Today, students at the Farragut will take part in a “Celebration of African-American Heroes.” Guest speakers from Boston hospitals will read stories to students, who are encouraged to come to school dressed as a famous African-American leader. As part of the event, students will choose a book to keep and to read at home over the school vacation.
In another event earlier this year, author Irene Smalls came to the school to read to students. Students also got to hear Boston Celtics players read at a third event through the NBA Read to Achieve program, partly sponsored by ReadBoston. The Farragut school applied to ReadBoston for a grant to help fund these activities.
“This has been a great opportunity for kids to take part in fun events that generate excitement about reading,” said Georgia Butler, the City Connects School Site Coordinator at the Farragut. “We’re glad to have this excellent partnership.”
Rick Weissbourd, who also founded WriteBoston, commented on the reading achievement gap related to poverty: while 37% of third-graders statewide read below grade level, among children from low-income families, 57% do. Weissbourd noted that an early difference in experience with spoken language may be related to the gap; children growing up in low-income families may come to school not knowing as many words as their peers growing up in more affluent families.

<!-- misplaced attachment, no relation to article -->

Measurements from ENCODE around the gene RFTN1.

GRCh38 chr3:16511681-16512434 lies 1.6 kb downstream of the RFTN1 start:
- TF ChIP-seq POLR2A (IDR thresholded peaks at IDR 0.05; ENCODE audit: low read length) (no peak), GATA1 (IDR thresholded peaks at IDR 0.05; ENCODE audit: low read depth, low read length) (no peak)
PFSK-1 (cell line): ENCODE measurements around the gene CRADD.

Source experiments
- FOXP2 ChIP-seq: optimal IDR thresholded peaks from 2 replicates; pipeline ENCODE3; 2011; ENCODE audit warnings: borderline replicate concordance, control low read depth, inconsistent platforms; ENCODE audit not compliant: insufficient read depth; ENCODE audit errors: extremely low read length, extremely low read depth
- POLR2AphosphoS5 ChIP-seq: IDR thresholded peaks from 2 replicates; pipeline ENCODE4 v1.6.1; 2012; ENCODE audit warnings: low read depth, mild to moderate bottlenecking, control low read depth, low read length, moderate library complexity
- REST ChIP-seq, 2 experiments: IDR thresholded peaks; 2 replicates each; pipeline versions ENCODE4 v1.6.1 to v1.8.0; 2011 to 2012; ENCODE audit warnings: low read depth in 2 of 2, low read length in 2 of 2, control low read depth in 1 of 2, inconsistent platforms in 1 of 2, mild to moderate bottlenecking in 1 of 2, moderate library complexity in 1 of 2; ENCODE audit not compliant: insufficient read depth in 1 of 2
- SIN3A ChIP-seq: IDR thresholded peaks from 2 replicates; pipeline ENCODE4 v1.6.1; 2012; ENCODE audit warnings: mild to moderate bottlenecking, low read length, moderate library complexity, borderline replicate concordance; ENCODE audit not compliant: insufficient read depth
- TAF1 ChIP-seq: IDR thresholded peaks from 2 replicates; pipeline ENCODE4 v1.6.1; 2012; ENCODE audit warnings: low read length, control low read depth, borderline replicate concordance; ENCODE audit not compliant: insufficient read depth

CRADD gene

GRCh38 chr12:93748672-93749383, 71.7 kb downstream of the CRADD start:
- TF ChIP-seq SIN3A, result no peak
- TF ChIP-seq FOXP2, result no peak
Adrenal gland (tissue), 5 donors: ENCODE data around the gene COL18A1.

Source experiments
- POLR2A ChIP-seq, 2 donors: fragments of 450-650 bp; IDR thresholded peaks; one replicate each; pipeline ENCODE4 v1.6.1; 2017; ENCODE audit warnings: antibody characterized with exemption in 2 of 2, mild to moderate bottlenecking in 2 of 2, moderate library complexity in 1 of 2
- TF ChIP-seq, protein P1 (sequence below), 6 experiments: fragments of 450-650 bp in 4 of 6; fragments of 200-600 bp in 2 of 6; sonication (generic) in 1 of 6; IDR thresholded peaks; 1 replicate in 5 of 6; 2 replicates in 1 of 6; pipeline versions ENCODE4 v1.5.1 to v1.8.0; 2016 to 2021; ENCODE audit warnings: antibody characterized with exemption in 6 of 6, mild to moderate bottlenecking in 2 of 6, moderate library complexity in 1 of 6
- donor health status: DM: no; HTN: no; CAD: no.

Reporter Sacha Pfeiffer dug deep into the issue, asking what factors in the lives of low-income families may be affecting the difference in spoken language experience. Weissbourd’s answer reinforces a core belief of the City Connects mission: poverty creates stress. An example is the pressure of working more than one job, which limits time for conversation with children. Weissbourd also cited the low-level depression that can accompany life under the pressure of poverty.
Like ReadBoston, the City Connects intervention aims to provide supports to students and families that can help address the out-of-school factors impacting achievement. Watch our blog in the days ahead for a description of City Connects’ successful partnership with ReadBoston at one of our schools.
For more information:
Read a related NPR story, “Closing the Achievement Gap with Baby Talk,” which describes research that found the average child in a welfare home heard about 600 words an hour while a child in a professional home heard 2,100